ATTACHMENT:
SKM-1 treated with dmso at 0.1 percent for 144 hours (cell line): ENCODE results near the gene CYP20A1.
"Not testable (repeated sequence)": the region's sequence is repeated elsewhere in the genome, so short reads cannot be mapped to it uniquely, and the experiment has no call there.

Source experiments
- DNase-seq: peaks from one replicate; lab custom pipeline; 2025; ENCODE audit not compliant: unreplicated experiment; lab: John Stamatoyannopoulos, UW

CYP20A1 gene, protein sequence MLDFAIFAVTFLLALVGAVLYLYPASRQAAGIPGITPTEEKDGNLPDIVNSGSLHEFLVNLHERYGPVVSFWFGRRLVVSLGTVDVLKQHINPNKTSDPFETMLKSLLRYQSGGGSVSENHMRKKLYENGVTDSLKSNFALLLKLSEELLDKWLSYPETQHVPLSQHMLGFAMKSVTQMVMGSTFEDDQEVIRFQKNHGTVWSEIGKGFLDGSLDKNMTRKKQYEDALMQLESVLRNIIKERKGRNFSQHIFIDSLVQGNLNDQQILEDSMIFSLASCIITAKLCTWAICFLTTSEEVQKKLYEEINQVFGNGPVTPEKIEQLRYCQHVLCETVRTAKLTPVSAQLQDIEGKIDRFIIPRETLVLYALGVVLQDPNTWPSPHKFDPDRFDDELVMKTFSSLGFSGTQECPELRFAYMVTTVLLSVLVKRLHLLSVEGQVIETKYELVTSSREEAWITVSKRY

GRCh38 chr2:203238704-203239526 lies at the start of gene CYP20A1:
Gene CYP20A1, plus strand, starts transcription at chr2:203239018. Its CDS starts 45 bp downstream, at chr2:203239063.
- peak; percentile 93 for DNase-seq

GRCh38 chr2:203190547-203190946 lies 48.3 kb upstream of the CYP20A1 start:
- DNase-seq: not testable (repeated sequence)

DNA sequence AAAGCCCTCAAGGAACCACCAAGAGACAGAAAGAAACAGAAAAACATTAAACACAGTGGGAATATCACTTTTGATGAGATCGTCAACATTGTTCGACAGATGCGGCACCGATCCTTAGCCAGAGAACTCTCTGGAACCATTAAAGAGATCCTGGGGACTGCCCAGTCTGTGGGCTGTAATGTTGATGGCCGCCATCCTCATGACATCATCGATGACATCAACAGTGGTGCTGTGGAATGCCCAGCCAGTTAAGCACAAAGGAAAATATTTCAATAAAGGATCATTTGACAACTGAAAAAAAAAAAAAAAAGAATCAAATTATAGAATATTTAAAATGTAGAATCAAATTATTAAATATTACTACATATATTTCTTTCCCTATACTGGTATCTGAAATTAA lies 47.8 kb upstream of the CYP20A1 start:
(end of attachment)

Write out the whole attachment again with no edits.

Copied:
SKM-1 treated with dmso at 0.1 percent for 144 hours (cell line): ENCODE results near the gene CYP20A1.
"Not testable (repeated sequence)": the region's sequence is repeated elsewhere in the genome, so short reads cannot be mapped to it uniquely, and the experiment has no call there.

Source experiments
- DNase-seq: peaks from one replicate; lab custom pipeline; 2025; ENCODE audit not compliant: unreplicated experiment; lab: John Stamatoyannopoulos, UW

CYP20A1 gene, protein sequence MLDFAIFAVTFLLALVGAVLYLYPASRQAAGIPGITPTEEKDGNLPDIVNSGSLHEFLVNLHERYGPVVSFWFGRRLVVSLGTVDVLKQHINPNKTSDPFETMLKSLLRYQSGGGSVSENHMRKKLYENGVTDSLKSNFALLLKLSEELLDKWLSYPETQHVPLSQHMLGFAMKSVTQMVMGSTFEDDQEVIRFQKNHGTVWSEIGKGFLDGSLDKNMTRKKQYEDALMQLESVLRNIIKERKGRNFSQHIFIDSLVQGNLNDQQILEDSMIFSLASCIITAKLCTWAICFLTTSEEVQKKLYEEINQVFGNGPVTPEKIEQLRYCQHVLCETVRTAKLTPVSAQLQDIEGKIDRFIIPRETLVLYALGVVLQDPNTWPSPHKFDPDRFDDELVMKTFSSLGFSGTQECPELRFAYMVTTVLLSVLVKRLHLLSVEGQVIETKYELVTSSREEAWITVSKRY

GRCh38 chr2:203238704-203239526 lies at the start of gene CYP20A1:
Gene CYP20A1, plus strand, starts transcription at chr2:203239018. Its CDS starts 45 bp downstream, at chr2:203239063.
- peak; percentile 93 for DNase-seq

GRCh38 chr2:203190547-203190946 lies 48.3 kb upstream of the CYP20A1 start:
- DNase-seq: not testable (repeated sequence)

DNA sequence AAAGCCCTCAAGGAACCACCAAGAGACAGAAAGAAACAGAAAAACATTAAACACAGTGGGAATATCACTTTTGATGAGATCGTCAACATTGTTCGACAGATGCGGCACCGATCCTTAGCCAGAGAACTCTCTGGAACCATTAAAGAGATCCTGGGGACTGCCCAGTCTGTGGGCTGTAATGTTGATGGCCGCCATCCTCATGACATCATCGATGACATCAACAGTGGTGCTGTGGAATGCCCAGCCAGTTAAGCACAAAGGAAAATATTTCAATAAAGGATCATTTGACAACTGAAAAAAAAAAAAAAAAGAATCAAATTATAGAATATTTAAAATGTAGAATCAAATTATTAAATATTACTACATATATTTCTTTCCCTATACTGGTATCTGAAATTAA lies 47.8 kb upstream of the CYP20A1 start: